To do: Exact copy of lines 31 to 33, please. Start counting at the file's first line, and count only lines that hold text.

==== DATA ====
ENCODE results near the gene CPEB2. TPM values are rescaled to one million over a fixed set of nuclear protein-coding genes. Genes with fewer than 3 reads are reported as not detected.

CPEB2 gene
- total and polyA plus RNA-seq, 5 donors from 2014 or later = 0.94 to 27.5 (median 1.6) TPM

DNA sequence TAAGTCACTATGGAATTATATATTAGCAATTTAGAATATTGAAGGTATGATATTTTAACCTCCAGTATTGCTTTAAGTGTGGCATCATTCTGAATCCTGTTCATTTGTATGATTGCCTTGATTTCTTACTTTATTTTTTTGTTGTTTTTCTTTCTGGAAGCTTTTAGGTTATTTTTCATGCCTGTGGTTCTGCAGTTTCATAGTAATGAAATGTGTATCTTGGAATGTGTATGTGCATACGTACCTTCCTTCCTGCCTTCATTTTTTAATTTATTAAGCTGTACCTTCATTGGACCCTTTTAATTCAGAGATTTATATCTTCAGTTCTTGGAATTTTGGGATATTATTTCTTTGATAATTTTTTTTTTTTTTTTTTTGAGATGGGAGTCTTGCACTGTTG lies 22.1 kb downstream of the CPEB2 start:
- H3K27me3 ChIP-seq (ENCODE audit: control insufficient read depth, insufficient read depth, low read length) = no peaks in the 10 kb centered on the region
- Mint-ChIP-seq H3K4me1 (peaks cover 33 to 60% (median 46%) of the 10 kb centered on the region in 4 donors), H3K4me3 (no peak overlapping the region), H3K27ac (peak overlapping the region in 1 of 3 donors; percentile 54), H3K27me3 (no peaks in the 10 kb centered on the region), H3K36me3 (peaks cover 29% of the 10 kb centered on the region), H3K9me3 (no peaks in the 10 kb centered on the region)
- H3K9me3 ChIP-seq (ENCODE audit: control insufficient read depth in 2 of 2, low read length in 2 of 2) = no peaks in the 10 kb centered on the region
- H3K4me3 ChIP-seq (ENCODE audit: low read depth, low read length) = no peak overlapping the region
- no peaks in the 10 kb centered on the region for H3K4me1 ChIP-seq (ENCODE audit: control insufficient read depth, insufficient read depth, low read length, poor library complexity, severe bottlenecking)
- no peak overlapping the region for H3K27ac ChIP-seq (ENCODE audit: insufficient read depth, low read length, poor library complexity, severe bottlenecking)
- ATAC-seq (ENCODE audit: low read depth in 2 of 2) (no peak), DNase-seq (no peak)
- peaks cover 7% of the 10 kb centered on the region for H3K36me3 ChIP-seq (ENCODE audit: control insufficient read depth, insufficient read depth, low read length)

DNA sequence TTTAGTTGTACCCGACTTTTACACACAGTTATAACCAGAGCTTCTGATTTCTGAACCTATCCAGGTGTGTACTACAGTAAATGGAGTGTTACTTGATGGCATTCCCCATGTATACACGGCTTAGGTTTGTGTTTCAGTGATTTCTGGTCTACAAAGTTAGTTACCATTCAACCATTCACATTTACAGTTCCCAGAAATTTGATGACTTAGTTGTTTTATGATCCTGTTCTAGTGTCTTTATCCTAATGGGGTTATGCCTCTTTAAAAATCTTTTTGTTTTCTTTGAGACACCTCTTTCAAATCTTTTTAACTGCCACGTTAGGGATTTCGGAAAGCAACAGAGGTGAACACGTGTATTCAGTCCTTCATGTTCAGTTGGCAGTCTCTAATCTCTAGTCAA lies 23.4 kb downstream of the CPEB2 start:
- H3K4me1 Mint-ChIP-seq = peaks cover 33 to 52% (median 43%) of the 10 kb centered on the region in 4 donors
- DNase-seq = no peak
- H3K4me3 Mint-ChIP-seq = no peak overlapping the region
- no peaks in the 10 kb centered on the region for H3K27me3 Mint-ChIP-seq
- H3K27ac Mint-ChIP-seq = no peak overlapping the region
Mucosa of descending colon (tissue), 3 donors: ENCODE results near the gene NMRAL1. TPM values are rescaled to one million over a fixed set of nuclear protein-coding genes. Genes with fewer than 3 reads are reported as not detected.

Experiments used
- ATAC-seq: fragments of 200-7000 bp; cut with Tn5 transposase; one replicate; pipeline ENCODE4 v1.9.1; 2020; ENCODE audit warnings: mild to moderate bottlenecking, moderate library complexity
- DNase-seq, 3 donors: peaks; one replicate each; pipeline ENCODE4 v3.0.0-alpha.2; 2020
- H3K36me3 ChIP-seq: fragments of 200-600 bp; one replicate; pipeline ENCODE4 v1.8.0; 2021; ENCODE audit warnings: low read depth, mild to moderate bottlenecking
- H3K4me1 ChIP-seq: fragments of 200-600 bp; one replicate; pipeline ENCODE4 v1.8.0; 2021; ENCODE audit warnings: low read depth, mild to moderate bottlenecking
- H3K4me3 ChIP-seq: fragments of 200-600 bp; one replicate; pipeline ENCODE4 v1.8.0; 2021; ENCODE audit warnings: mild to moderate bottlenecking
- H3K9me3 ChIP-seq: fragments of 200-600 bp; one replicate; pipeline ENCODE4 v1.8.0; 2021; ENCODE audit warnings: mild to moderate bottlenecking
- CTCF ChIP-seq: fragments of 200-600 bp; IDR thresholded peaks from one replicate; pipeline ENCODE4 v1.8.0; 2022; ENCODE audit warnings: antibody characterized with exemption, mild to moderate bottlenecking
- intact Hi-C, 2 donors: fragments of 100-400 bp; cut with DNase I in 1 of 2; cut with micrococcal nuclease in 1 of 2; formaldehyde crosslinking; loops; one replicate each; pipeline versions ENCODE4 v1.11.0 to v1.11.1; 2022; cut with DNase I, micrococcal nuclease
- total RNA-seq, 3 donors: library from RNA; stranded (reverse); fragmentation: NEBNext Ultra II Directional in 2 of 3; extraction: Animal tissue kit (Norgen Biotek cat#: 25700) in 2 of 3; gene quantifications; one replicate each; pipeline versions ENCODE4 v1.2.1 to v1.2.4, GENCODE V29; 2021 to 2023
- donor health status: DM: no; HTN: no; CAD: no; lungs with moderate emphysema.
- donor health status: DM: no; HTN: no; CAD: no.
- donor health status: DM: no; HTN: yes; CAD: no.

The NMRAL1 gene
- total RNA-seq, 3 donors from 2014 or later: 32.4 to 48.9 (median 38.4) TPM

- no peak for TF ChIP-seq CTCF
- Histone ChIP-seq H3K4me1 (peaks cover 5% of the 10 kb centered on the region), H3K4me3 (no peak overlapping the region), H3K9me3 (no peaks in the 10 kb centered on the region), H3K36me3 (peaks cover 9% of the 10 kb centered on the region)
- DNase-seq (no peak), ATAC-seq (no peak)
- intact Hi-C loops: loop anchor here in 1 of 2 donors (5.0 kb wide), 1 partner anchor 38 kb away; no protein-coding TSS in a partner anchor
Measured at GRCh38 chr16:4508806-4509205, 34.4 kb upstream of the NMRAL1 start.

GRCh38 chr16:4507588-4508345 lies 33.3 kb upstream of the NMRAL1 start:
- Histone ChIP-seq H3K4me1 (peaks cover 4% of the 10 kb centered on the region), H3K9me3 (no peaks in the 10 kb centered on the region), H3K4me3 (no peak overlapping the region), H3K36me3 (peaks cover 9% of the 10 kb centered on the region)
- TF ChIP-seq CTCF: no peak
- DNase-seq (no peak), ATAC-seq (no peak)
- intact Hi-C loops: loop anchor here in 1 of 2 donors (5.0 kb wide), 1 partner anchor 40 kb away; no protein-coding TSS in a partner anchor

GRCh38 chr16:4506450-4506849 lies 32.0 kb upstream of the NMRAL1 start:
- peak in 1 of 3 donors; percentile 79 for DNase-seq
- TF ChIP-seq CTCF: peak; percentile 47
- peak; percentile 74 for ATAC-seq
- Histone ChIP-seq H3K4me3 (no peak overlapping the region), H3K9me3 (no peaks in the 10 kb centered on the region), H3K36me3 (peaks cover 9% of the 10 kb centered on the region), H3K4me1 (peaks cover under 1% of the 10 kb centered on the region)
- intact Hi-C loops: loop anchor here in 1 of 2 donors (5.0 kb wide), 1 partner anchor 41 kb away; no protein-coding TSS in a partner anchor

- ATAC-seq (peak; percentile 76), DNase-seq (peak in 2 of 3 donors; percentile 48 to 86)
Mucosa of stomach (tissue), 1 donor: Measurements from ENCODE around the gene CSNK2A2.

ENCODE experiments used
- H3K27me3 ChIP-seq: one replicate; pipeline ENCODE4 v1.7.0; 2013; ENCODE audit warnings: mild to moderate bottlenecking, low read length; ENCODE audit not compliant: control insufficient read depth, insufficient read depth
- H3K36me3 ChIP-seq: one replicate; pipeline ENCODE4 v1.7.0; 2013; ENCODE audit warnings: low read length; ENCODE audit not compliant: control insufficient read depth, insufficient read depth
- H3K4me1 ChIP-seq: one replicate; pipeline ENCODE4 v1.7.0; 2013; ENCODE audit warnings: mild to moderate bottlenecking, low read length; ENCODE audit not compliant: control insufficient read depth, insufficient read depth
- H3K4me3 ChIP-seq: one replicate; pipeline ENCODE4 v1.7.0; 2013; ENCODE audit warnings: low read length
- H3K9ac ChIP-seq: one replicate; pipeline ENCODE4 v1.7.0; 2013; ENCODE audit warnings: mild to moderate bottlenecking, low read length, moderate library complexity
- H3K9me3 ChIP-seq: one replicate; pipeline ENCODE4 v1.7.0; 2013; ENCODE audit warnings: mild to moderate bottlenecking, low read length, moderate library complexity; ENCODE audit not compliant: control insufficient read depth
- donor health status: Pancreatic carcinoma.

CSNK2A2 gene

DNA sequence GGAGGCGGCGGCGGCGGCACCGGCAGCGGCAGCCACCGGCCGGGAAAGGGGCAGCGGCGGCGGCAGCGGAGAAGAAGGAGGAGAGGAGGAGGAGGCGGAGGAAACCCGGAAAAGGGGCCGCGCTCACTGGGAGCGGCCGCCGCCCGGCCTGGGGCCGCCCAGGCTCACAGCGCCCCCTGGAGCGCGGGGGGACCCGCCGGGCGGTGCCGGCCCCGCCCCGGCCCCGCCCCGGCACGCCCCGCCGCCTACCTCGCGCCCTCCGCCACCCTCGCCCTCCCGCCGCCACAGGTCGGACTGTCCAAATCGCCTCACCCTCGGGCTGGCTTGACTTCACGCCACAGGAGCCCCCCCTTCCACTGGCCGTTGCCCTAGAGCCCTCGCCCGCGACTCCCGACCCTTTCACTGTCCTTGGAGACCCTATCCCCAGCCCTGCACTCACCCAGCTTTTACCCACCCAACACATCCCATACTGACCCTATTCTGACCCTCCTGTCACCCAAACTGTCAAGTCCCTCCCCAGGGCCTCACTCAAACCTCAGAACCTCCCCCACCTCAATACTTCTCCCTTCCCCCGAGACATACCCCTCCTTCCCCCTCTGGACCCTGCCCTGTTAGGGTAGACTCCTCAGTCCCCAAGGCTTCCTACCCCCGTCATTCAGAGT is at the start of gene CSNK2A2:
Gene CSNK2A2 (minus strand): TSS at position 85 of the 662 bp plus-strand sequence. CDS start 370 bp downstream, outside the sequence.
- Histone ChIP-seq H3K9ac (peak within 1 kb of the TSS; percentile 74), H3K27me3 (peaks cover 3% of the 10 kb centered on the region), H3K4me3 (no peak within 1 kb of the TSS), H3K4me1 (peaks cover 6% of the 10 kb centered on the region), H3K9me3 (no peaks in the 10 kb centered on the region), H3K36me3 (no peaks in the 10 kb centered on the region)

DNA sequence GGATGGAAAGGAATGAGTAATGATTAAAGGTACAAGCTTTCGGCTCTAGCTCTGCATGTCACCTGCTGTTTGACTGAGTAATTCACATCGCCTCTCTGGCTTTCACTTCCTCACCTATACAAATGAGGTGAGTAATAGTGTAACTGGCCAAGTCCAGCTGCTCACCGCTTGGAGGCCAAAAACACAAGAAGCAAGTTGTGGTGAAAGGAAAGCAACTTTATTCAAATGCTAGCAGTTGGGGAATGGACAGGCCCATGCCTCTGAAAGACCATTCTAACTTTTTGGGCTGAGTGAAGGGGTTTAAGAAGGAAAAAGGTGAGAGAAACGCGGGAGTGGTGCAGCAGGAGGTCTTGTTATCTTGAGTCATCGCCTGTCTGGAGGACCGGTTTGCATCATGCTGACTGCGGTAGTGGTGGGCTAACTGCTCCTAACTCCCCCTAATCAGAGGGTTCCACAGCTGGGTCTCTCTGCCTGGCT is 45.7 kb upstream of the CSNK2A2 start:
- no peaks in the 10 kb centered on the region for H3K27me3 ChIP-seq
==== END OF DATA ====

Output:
- donor health status: DM: no; HTN: no; CAD: no.
- donor health status: DM: no; HTN: yes; CAD: no.

The NMRAL1 gene